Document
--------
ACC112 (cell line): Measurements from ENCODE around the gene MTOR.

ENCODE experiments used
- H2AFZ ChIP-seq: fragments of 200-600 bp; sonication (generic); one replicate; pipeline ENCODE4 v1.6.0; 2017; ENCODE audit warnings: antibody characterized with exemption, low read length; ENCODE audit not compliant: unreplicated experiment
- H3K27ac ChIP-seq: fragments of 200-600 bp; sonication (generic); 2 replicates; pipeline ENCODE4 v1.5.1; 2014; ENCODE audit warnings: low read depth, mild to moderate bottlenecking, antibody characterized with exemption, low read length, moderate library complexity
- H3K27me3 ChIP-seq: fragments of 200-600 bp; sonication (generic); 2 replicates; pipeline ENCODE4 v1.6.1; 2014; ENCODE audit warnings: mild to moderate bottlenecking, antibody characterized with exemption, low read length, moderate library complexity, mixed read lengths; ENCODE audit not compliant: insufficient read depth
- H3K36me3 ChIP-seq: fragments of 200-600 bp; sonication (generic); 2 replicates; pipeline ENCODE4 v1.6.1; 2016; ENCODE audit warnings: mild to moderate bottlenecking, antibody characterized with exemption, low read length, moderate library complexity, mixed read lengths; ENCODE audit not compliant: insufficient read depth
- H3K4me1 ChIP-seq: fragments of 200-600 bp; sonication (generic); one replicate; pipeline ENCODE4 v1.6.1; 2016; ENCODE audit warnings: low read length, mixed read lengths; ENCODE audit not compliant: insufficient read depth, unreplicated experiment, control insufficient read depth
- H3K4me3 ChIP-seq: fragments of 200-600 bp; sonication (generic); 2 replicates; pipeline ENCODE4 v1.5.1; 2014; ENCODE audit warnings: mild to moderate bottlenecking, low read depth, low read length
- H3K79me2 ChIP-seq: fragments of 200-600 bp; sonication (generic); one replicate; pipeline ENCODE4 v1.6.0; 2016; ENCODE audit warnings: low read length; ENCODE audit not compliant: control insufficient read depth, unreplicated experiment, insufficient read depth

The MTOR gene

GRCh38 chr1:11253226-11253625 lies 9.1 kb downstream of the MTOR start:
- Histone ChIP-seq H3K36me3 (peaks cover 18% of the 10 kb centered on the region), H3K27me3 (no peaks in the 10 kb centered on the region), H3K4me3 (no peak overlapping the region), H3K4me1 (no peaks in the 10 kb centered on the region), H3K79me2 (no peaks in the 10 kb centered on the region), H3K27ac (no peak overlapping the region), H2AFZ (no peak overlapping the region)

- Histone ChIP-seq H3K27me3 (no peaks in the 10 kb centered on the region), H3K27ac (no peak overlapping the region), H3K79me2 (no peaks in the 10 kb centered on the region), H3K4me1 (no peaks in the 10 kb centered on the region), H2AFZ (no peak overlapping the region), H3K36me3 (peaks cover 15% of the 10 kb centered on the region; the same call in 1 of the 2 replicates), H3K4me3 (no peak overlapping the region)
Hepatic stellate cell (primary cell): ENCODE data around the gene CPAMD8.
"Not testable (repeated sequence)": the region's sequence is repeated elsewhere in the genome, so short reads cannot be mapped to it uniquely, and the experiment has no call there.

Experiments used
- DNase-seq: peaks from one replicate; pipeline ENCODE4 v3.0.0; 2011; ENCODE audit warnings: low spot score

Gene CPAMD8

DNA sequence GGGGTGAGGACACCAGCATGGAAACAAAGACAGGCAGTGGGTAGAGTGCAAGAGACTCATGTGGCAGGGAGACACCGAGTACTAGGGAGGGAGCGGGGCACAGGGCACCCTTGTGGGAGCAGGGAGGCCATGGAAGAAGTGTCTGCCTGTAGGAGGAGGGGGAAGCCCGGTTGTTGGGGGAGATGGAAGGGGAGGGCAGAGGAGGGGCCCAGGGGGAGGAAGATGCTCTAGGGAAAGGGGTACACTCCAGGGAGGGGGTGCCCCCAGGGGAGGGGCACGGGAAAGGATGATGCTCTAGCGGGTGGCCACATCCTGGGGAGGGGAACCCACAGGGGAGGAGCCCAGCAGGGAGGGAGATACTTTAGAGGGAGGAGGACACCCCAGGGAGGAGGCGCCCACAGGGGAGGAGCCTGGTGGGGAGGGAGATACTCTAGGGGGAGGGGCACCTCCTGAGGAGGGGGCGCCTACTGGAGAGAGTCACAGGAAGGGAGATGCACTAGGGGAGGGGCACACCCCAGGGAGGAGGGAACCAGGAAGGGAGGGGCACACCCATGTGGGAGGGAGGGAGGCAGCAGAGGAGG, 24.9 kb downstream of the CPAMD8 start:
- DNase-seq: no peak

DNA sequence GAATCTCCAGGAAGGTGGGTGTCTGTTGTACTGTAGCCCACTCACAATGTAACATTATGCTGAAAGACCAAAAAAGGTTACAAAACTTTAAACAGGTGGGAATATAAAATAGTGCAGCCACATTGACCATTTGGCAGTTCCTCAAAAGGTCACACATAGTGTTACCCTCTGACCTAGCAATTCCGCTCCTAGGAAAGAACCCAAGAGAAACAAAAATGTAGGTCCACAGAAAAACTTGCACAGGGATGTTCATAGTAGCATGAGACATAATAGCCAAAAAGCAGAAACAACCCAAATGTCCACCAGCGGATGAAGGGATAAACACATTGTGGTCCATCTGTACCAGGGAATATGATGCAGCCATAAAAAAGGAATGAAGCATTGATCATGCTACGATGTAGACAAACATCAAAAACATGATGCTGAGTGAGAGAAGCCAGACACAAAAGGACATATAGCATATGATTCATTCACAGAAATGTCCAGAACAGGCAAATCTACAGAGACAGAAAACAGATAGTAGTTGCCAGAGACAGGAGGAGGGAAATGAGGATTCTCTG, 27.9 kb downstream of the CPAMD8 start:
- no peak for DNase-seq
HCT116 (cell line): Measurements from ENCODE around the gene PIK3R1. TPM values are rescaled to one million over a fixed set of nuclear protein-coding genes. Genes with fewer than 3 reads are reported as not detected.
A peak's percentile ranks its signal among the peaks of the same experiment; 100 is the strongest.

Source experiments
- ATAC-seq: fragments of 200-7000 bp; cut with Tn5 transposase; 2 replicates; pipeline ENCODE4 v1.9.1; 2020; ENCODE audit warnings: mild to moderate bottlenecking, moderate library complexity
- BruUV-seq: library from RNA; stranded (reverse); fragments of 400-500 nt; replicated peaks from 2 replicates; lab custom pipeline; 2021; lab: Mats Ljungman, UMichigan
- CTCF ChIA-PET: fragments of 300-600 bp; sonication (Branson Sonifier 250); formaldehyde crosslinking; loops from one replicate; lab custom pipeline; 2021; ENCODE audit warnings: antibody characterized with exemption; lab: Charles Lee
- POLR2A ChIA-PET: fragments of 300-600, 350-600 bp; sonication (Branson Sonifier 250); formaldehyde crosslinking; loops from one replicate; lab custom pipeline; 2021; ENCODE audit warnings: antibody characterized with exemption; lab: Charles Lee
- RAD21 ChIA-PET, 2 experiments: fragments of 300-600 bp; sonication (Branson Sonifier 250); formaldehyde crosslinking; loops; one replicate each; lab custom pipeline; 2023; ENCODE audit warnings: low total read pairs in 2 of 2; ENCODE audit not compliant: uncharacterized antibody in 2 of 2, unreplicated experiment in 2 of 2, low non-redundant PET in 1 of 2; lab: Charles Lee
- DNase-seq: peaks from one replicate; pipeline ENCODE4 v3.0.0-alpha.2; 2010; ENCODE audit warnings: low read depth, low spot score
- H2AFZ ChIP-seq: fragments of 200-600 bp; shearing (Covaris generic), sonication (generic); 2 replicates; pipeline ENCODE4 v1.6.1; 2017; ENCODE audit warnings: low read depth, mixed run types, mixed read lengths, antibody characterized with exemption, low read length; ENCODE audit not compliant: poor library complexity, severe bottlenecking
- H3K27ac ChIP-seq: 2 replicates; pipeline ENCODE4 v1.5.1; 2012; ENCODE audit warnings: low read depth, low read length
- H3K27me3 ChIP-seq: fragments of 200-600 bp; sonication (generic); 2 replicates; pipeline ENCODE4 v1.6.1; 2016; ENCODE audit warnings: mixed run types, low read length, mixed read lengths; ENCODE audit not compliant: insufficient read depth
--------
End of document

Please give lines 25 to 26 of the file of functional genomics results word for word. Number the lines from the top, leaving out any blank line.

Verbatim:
Source experiments
- ATAC-seq: fragments of 200-7000 bp; cut with Tn5 transposase; 2 replicates; pipeline ENCODE4 v1.9.1; 2020; ENCODE audit warnings: mild to moderate bottlenecking, moderate library complexity